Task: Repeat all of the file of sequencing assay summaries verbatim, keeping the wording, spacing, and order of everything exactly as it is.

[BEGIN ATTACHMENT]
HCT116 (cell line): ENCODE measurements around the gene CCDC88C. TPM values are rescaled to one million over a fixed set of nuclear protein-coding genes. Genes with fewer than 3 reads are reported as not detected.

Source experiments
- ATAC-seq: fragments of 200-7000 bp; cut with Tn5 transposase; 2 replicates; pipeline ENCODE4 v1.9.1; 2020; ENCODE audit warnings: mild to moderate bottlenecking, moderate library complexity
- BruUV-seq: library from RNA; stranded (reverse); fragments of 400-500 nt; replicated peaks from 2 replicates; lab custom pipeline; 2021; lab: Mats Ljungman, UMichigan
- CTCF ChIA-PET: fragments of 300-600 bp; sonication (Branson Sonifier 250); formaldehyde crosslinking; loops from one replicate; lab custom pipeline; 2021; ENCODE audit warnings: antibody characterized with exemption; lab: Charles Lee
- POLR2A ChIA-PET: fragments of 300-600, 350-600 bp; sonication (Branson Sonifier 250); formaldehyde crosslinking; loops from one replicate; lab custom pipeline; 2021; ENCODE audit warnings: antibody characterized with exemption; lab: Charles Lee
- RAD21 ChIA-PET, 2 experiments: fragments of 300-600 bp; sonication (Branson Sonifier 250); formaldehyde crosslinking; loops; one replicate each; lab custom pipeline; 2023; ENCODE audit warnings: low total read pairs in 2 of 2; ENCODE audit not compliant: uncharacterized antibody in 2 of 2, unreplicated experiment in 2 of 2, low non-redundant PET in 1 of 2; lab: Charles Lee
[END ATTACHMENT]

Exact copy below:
HCT116 (cell line): ENCODE measurements around the gene CCDC88C. TPM values are rescaled to one million over a fixed set of nuclear protein-coding genes. Genes with fewer than 3 reads are reported as not detected.

Source experiments
- ATAC-seq: fragments of 200-7000 bp; cut with Tn5 transposase; 2 replicates; pipeline ENCODE4 v1.9.1; 2020; ENCODE audit warnings: mild to moderate bottlenecking, moderate library complexity
- BruUV-seq: library from RNA; stranded (reverse); fragments of 400-500 nt; replicated peaks from 2 replicates; lab custom pipeline; 2021; lab: Mats Ljungman, UMichigan
- CTCF ChIA-PET: fragments of 300-600 bp; sonication (Branson Sonifier 250); formaldehyde crosslinking; loops from one replicate; lab custom pipeline; 2021; ENCODE audit warnings: antibody characterized with exemption; lab: Charles Lee
- POLR2A ChIA-PET: fragments of 300-600, 350-600 bp; sonication (Branson Sonifier 250); formaldehyde crosslinking; loops from one replicate; lab custom pipeline; 2021; ENCODE audit warnings: antibody characterized with exemption; lab: Charles Lee
- RAD21 ChIA-PET, 2 experiments: fragments of 300-600 bp; sonication (Branson Sonifier 250); formaldehyde crosslinking; loops; one replicate each; lab custom pipeline; 2023; ENCODE audit warnings: low total read pairs in 2 of 2; ENCODE audit not compliant: uncharacterized antibody in 2 of 2, unreplicated experiment in 2 of 2, low non-redundant PET in 1 of 2; lab: Charles Lee